Millions of small businesses that received Paycheck Protection Program loans have been waiting for answers on how and when their loans would be forgiven. Now, the Small Business Administration has announced a plan that would forgive almost 70% of all the loans it gave out.
“The new guidance that has come out from treasury department and the SBA aim to ease the process for applying for forgiveness of loans under $50,000,” said Molly Day with the National Small Business Association.
The new guidance forgives PPP loans that were $50,000 or less, but also comes with a new rule. The rule allows businesses with no employees or businesses where the owner is the only employee, can now have most or all of their loan forgiven.
Initially, most of the forgivable portion of a PPP loan was that which was used toward paying employees. The new rule also relaxes the scrutiny requirements on lenders to review documentation from small businesses proving how the money was spent.
“A lot of small businesses don’t have employees, or they have one employee and that is themselves, adjusting that really makes it a lot more workable for the sole proprietors that are small businesses [and] are doing great work and deserve some assistance as well,” said Day.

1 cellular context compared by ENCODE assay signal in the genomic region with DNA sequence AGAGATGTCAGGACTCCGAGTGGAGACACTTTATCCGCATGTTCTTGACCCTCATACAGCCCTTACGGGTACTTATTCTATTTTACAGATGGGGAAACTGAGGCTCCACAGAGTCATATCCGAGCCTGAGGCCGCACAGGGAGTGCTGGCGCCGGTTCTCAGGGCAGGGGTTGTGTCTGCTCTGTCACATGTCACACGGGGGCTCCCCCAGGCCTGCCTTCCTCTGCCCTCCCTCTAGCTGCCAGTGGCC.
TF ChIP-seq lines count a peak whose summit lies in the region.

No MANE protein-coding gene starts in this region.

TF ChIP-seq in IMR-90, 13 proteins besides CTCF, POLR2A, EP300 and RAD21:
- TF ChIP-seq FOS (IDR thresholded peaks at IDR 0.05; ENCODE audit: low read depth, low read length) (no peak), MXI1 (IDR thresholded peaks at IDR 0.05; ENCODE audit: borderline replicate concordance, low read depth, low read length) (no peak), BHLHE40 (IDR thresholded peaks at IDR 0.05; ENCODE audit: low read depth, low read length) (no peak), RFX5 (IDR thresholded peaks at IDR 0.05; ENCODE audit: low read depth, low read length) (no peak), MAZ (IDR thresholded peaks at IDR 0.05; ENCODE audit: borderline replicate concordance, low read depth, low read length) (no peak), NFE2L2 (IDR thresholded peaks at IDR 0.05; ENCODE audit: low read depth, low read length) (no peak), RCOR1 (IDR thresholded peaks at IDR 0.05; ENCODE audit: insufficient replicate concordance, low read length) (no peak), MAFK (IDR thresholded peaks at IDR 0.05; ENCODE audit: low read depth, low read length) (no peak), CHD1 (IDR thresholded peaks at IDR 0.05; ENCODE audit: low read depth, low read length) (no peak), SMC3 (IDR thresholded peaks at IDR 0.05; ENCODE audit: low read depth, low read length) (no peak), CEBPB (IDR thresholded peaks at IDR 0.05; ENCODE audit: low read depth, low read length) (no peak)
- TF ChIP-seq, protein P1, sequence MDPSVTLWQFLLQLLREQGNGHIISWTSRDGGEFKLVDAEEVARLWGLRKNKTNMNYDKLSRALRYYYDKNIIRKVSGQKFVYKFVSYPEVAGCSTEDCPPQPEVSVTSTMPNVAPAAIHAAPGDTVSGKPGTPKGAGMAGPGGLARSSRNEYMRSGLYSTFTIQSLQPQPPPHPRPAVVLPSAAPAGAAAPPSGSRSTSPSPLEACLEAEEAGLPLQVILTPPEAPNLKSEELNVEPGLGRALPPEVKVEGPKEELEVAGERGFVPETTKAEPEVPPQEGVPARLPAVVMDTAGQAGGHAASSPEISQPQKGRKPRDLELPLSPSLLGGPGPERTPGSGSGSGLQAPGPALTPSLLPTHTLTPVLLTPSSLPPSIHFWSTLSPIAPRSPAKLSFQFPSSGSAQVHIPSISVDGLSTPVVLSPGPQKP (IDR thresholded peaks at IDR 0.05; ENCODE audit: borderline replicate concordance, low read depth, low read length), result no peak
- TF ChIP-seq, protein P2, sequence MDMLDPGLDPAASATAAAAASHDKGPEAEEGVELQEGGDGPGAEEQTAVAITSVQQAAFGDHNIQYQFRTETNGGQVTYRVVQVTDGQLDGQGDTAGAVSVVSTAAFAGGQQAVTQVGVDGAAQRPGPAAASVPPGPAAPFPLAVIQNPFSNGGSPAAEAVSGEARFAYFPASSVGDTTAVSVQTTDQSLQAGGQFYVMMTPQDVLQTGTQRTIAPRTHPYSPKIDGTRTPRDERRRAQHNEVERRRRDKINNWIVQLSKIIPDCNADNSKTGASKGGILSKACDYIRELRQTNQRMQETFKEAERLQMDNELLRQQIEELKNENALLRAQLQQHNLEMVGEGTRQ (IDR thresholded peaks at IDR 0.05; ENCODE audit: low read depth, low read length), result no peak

The forgiveness process laid out by the Small Business Administration does not have the usual red tape that comes with most government forgiveness processes. Business owners who received loans of $50,000 or less have to fill out a one-page document, just released by the SBA, and have their lender process it.
“I do think making the forgiveness process easier and more streamlined could help many small businesses,” added Day.
With the loan debt hanging over their heads, many small businesses have been reluctant to take on additional debt or put more of their saving into their businesses. Relieving them of the loan burden could now allow them to do so and may result in saving some businesses that were on the brink.
However, the SBA points out there’s no guarantee and is still pushing for continued support from Congress in the next stimulus bill. In addition, it is pushing for the SBA to extend the new guidance to loan $150,000 or less.